Mark Cross presents a comprehensive and user-friendly study of anxiety. He identifies anxiety as the most common mental health problem in Australia, affecting 1 in 4 of the population. Anxiety is recognised as a global problem for rich and poor, for old and young, a national and personal crisis. The DSM (Diagnostic and Statistical Manual of Mental Disorders) ) identified anxiety as ‘Generalized Anxiety Disorder’, linked to PTSD (Post Traumatic Stress Disorder), SAD (Social Anxiety Disorder), panic attacks, OCD (Obsessive Compulsive Disorder), hoarding, and various phobias. The word ‘anxiety’ comes from the Latin word anxietās, meaning distress, and is linked with the Greek word ánkhō, meaning ‘to choke’. Anxiety is expressed in many physical symptoms – racing heart, tight chest, nausea, headaches, panic, obsessive thoughts, and anger. Anxiety is usually associated with personality disorder, low self-esteem, and relationship difficulties.
The causes of anxiety are connected to the external stress of trauma, seen in adverse childhood experiences of abuse and neglect, poverty, discrimination, loneliness, and physical threat. Anxiety can be seen in refugees and those who have lived in war zones. Initial anxiety can escalate as external stressors act to ‘switch on’ various distress genes. These can pass on to future generations. Anxiety can be measured in brain structure abnormalities, biochemical imbalance, hormonal fluctuations and low levels of minerals and vitamins.
Anxiety can be identified in various developmental stages of life:
- Childhood – anxiety is seen in agitation, shyness, fear of separation and death.
- Adolescents – anxiety is seen in competitiveness, bullying, heightened awareness of world events , family stress, gender, and sexuality issues.
- Mid-life – Concern with body shape, employment, sleep, and mood swings can trigger anxiety.
- Later life – Having a sense of meaning and connection are vital in moderating anxiety. These qualities lead to the contrasting attitudes between wisdom and despair when facing mortality. (Men over 85 years are shown to have the highest rate of suicide).
The medical/pharmacological model is explored by Cross, showing the historical evolution of diagnosis and treatment. Research constantly finds new drugs, with less side effects, which act to change brain function. The range of tranquilizer and antidepressant drugs are broad and complex and can only be prescribed by a medically trained psychiatrist.
Talk therapy – Psychoanalytic psychotherapy was originally based in the work of Freud and Jung. There are now more than 150 forms of psychotherapy. Some therapies have a focus on body awareness , some on behavioural learning (CBT) some on values and goals (ACT) some on philosophical thinking (Existential). All therapy models emphasise the importance of the ‘therapeutic alliance’, the deep relationship between patient and therapist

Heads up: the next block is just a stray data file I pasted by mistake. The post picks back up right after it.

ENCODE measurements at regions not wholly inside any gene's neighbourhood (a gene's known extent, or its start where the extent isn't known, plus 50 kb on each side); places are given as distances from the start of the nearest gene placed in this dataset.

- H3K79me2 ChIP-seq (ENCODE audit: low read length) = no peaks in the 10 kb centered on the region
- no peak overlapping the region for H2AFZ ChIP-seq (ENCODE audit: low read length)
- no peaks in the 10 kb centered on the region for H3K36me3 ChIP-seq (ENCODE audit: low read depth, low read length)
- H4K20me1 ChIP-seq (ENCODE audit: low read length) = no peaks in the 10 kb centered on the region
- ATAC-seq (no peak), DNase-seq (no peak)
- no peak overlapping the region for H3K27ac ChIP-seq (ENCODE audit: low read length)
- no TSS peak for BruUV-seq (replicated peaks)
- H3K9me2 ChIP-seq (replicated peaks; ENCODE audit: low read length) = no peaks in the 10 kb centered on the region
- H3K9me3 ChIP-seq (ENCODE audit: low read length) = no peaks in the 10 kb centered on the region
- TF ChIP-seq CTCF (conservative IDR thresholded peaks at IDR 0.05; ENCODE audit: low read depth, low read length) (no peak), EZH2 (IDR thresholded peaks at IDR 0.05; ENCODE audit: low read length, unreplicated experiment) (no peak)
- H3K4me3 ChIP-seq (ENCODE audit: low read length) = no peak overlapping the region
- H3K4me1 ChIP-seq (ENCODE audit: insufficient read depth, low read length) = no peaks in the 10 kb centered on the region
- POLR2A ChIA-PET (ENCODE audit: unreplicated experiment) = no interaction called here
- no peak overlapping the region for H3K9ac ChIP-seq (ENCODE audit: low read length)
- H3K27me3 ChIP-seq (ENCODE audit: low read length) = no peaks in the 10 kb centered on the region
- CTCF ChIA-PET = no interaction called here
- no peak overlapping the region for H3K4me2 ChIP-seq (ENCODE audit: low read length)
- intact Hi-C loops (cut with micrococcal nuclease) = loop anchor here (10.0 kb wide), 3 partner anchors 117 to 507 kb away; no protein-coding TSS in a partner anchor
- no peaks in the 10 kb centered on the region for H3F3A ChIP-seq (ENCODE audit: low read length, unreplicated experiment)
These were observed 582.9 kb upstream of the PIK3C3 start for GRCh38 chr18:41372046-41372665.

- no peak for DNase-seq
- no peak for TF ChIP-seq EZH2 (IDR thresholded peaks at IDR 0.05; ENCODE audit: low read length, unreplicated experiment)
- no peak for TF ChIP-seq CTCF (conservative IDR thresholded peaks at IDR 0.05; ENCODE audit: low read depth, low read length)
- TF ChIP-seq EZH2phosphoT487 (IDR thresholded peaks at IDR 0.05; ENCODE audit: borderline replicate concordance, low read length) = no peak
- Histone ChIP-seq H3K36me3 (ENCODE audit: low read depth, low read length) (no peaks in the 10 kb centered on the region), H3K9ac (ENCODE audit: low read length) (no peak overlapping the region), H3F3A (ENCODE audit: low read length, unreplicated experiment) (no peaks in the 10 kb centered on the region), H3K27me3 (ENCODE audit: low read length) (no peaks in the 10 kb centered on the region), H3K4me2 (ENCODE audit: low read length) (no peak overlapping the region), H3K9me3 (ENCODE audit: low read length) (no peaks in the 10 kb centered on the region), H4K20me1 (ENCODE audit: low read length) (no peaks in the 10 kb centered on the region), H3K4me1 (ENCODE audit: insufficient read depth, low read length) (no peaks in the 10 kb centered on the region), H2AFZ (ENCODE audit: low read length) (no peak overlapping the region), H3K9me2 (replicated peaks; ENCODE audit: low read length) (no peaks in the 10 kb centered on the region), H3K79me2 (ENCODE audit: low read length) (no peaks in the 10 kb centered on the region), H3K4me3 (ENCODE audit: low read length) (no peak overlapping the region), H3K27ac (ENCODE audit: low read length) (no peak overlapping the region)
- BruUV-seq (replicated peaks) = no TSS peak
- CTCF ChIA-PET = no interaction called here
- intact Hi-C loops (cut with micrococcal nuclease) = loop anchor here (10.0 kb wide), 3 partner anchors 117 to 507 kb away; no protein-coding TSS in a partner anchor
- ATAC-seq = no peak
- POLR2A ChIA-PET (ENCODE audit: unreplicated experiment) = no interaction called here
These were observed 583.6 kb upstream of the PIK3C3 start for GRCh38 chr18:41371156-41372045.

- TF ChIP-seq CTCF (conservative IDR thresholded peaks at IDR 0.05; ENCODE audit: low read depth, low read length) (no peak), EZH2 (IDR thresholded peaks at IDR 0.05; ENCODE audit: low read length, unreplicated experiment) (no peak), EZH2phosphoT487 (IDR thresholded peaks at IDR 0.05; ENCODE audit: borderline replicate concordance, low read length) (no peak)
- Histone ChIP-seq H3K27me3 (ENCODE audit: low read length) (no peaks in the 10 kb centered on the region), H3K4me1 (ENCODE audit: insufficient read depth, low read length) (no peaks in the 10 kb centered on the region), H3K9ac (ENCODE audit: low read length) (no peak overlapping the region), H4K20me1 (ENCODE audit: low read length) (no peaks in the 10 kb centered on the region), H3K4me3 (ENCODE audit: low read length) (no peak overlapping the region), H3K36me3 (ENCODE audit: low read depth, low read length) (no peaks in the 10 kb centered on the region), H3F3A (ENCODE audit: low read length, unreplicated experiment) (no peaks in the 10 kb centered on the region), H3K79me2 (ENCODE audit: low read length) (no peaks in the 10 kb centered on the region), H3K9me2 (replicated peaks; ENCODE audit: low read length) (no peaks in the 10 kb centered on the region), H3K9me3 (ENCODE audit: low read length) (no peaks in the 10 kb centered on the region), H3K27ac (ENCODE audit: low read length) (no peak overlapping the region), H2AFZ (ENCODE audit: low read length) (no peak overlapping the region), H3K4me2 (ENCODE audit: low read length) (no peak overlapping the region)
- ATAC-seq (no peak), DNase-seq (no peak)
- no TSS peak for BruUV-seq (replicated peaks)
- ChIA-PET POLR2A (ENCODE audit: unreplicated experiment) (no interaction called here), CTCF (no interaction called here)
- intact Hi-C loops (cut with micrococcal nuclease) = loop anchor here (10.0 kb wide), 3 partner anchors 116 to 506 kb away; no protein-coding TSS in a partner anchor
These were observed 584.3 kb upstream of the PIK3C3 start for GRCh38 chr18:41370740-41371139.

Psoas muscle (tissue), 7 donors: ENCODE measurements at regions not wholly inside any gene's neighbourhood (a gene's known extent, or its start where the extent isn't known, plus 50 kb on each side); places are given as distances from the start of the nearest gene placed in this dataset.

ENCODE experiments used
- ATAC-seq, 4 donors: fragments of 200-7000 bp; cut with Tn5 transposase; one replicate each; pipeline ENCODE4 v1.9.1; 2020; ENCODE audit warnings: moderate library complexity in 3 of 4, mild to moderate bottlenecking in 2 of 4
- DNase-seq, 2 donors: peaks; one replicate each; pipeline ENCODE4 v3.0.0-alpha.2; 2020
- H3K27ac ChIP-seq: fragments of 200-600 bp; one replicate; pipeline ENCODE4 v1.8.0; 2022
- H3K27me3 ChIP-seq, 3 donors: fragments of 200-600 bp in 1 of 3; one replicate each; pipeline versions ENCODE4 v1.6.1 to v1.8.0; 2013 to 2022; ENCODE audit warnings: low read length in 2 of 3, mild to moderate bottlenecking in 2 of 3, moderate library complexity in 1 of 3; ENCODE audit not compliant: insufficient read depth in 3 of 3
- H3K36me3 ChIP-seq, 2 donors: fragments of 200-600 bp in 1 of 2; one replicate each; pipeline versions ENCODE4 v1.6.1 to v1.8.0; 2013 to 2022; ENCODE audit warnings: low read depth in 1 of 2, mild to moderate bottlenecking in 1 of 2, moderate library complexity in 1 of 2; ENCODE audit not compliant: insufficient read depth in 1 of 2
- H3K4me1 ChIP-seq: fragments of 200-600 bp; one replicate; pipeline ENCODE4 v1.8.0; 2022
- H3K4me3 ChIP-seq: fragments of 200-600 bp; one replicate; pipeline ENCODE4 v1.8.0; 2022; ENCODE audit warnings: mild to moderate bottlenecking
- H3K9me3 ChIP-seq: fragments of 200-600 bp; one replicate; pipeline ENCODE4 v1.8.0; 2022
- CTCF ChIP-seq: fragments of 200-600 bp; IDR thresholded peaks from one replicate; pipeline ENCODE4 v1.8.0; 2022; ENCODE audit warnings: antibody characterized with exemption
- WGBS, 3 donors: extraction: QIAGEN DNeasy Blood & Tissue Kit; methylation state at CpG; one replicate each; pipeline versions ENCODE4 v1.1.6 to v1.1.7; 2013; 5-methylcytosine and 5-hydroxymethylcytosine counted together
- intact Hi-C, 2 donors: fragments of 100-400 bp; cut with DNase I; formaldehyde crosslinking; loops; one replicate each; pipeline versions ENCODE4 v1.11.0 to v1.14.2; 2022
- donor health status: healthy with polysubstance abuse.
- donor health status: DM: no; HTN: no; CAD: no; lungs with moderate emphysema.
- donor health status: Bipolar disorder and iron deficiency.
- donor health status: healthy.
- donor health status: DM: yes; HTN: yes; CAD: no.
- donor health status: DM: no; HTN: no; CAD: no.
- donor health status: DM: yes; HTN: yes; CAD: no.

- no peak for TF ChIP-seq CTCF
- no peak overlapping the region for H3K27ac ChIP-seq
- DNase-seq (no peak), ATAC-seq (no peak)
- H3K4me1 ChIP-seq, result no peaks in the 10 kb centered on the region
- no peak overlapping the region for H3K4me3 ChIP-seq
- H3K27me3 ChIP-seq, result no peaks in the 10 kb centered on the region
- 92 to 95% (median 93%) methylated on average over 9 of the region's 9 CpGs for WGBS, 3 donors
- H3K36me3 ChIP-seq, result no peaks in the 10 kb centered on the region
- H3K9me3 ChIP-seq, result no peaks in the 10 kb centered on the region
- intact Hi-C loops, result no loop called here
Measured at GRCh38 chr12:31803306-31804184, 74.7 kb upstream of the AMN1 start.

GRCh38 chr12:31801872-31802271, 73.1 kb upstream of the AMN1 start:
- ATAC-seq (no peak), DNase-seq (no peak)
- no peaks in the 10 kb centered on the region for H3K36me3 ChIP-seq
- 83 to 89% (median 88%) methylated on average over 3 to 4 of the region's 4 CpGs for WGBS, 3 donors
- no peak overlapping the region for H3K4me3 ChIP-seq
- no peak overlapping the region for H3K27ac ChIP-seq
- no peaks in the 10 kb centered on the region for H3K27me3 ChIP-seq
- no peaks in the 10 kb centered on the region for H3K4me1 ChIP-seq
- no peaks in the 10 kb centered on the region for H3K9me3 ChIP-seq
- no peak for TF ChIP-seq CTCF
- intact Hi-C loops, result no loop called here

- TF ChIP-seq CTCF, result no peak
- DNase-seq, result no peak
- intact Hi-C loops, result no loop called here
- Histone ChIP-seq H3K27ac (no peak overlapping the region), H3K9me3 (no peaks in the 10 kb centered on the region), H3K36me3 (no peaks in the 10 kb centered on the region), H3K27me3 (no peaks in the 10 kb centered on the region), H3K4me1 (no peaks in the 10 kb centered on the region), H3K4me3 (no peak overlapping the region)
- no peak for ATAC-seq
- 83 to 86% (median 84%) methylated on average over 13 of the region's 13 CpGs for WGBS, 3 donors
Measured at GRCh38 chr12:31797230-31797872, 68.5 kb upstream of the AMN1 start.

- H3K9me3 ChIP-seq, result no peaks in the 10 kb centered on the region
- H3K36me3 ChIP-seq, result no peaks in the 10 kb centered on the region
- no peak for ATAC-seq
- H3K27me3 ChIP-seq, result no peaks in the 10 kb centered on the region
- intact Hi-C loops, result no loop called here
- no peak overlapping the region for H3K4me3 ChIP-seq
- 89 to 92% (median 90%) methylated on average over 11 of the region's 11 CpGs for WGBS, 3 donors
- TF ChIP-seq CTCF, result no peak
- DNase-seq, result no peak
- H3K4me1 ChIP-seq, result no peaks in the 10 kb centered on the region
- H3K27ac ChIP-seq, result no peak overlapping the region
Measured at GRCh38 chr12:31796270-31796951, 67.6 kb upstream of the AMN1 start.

Lifestyle changes. Ongoing research is identifying the value of many lifestyle factors that can reduce anxiety, such as, meditation, mindfulness, diet, gut health, exercise, rest, and social connection.
The conclusion of this book considers the impact of work and ‘burn out’. More practical matters are also discussed related to accessing help through the mental health services.
The sub-title to ‘Anxiety’ by Mark Cross is ‘Expert advice from a neurotic shrink who’s lived with it all of his life’. This suggests the book is more than an academic study or medical investigation. It is a candid book of courage and honesty, as Mark shares his vulnerability and struggles. He has a compassionate connection with his reader, offering encouragement through his emotional engagement. His lived experience adds another dimension to his words. I would recommend this book as an important resource for those in the helping professions.
I particularly appreciated Mark’s emphasis on connection. For me the spiritual sense of connection is central, it is a ‘habit of the mind’. Connection is a broad term relating to our relationships with other people, the beauty of the environment, and a sense of the divine with us. Daily routines of thankfulness, prayer, hope and love can become protective factors in the struggle with anxiety. These routines start early in life and are influenced by those caring for children and their education.
Vivienne Mountain PHD
Professional Supervisor /Clinical Counsellor